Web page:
Big-name hedge funds bought healthcare stocks in 1st quarter

NEW YORK, May 15 (Reuters) - Prominent hedge fund managers appeared to make big first-quarter bets in UnitedHealth Group Inc, Anthem Inc and other health insurers whose shares tumbled in January after Jeff Bezos, Warren Buffett and Jamie Dimon in January announced a joint venture to slash U.S. healthcare costs.

Jana Partners added a new position in Anthem, while Omega Advisors and Tiger Management both added new positions in UnitedHealth Group, according to regulatory filings released Tuesday. Shares of Anthem are 10.5 percent below the high for the year reached in January, while shares of UnitedHealth are 3.1 percent below January highs.

Shares of healthcare companies have come under pressure this year due to the threat of increased competition. Buffett, famed for his love of junk food, has said spiraling healthcare costs are responsible for 18 percent of U.S. gross domestic product, up from 5 percent in 1960, and he wants to slash a few percentage points off.

The partnership between Inc, Berkshire Hathaway Inc, and JPMorgan Chase & Co - which collectively employ more than 1 million people - announced plans to reform healthcare for their own employees while simultaneously reducing their own companies’ coverage costs, though it has yet to make significant progress.

“I think we’ll have a CEO within a couple of months,” Buffett said at Berkshire Hathaway’s annual shareholder’s meeting earlier this month. “We want our employees to get better medical services at lower cost ... The resistance will be unbelievable, and if we fail, at least we tried.”

At the same time, shares of pharmacy benefits managers Express Scripts Holdings Co and CVS Health Corp have slid on concerns that Inc will enter the business. Glenview Capital Management Chief Executive Larry Robbins made a bullish case for both stocks at the Sohn Investment Conference in New York on April 23, one of the most prominent hedge fund conferences of the year.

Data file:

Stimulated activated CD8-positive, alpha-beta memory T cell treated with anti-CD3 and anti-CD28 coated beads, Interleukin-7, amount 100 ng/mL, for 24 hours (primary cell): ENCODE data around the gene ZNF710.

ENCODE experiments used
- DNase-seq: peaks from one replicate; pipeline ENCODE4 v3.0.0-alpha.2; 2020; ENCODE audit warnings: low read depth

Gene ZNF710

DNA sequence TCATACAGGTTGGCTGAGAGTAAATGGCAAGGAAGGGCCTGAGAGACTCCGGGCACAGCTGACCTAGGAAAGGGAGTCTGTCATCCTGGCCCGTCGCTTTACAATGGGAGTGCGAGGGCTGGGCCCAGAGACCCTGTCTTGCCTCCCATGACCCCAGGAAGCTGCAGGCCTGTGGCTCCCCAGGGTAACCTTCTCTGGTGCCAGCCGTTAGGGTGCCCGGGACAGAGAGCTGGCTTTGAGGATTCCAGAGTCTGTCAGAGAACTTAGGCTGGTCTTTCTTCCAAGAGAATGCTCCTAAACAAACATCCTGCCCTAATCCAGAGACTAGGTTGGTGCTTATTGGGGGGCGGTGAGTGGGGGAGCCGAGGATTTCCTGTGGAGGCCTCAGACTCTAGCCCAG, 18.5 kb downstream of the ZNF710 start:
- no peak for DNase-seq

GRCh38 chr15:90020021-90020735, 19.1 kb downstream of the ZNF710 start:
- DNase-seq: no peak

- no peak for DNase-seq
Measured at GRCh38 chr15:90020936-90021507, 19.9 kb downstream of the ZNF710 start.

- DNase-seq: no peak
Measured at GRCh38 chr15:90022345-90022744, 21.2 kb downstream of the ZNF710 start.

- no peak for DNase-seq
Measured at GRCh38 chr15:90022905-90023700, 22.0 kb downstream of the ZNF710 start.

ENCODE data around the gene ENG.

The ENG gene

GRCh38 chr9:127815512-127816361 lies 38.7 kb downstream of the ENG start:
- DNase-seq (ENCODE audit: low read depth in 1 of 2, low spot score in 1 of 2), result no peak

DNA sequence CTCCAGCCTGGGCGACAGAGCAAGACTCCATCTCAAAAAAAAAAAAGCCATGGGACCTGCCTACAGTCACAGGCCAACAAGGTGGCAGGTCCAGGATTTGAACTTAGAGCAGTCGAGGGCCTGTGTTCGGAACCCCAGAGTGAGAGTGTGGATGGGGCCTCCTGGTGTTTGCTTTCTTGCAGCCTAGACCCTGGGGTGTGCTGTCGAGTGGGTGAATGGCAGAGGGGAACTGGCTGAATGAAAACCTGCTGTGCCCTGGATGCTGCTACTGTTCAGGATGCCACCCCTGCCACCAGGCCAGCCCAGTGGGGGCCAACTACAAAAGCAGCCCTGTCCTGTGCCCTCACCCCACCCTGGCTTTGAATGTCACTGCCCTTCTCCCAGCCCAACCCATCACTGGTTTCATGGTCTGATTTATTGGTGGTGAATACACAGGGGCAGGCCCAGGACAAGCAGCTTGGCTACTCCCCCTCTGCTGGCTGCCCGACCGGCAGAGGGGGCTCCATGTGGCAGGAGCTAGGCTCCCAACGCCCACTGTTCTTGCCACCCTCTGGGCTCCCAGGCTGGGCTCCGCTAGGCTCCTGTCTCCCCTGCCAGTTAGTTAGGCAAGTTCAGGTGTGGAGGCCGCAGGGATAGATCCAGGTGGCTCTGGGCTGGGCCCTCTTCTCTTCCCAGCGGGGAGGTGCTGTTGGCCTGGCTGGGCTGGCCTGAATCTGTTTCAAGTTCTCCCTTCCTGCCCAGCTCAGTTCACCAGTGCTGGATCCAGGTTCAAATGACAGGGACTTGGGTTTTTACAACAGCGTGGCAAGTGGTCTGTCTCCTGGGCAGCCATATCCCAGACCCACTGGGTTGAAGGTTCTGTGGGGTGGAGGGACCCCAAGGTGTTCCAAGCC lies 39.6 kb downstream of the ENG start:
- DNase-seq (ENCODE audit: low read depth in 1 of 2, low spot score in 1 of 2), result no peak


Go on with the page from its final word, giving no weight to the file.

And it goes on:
Amazon’s entry into the business of selling medications, is “neither imminent, assured, nor likely to succeed,” he said.

Quarterly disclosures of hedge fund managers’ stock holdings, in what are known as 13F filings with the U.S. Securities and Exchange Commission, are one of the few public ways of tracking what the managers are selling and buying. But relying on the filings to develop an investment strategy comes with some risk because the disclosures come 45 days after the end of each quarter and may not reflect current positions.

Along with the bets on healthcare companies, large hedge fund managers also added to so-called FANG stocks during the first quarter as the tech sector slid due to fears of increased regulatory oversight. Jana Partners added a new position in Apple Inc while selling all of its shares in Facebook Inc, while Tiger Management added to its positions in Google-parent Alphabet and Facebook.

Overall, hedge funds are up by an average of 0.4 percent for the year to date, according to Hedge Fund Research, while the broad S&P 500 is up 1.2 percent over the same time. (Additional reporting by Trevor Hunnicutt; Editing by Jennifer Ablan and Nick Zieminski)